Music Criticism in the Era of Surprise Album Releases
The proliferation of competing music streaming services like Spotify and Apple Music has given birth to spontaneous album releases. Gone are the days when an album was promoted through a carefully plotted campaign over a period of months filled with radio show appearances and choreographed single releases. Today with little notice, or sometimes none at all, albums are suddenly available in digital stores, usually through an exclusive deal with the artist. Fans are made aware either by the artist sharing it themselves or by someone else sharing it on social media. Hip-hop artist Kendrick Lamar released his surprise album “untitled unmastered” with no pomp and circumstance beyond tweeting a link to it on the iTunes store, joining the litany of major artists from Rihanna to Radiohead to do so recently.
Media outlets are struggling to keep up–coherently, anyway. In the hopes of remaining current, music journalists often offer shallow criticisms to these surprise albums, labeling the tracks as “genius” or championing an album’s “groundbreaking sound” while barely having time listen to the whole thing. Here’s The New Yorker’s take on the growth of spotaneous record drops:
“No one wants to be a doddering relic, squawking about the glory of olden times, when we churned fresh butter and listened to new records for a couple of weeks before bestowing numerical scores upon them. But, for me, the idea that the culture is now not merely accepting but, in fact, demanding instantaneous critical evaluations of major works of art feels plainly insane. Last November, Yahoo News accidentally published a fill-in-the-blanks review for ‘Anti’ months before the record was even finished, featuring sentences like ‘The 27-year old performer’s latest album has [NUMBER OF TRACKS].’ The writer Ben Greenman later called the gaffe ‘a masterpiece of post-modern non-journalism.’ For anyone who cares about music criticism, it felt a little like getting pegged squarely in the face with a water balloon.”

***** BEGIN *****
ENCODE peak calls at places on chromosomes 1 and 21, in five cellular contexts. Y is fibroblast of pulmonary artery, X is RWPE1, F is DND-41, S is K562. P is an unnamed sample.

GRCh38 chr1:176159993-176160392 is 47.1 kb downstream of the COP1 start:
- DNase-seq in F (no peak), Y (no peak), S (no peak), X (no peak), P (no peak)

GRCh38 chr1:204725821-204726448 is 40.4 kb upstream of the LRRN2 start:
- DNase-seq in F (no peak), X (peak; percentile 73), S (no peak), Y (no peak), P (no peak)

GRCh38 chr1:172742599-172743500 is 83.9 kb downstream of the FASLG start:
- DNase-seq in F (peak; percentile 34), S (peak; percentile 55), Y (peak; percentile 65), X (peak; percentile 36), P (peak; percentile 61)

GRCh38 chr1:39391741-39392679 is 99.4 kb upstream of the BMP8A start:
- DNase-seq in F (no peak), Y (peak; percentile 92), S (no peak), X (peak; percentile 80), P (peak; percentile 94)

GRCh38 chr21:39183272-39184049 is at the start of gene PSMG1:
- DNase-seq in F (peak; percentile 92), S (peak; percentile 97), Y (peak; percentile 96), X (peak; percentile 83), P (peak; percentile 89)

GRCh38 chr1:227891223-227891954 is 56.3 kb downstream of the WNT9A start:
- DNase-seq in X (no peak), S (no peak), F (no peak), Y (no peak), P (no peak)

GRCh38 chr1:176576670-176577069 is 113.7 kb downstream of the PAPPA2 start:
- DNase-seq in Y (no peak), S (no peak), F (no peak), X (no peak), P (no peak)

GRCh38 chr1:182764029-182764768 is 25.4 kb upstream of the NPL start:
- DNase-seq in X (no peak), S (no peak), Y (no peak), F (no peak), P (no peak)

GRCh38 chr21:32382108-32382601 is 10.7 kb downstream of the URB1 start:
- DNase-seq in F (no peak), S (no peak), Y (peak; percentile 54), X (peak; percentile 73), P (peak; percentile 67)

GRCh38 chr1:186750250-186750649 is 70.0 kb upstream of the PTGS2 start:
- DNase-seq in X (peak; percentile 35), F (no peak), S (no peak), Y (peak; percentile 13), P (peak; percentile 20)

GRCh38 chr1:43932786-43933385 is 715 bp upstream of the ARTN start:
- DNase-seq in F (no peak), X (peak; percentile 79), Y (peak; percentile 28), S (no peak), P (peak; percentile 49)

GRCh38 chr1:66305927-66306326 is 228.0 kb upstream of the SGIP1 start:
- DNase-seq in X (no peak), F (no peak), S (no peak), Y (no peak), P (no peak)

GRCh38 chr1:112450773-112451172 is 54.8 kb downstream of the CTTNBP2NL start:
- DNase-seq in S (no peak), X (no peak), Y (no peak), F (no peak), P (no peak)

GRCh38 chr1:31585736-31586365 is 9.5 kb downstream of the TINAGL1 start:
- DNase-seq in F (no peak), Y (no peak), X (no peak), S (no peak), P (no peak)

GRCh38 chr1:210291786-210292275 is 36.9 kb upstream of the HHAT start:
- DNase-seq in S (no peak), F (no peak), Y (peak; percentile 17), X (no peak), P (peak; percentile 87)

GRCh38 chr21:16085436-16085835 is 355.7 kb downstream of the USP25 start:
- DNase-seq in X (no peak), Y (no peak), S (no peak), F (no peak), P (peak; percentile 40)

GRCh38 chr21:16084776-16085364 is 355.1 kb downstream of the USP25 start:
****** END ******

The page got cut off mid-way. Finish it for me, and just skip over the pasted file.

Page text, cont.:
Read Amada Petrusich’s full story here. Listen below to one track from Kendrick Lamar’s surprise album drop, which still sounds good months later (lyrics not safe for work).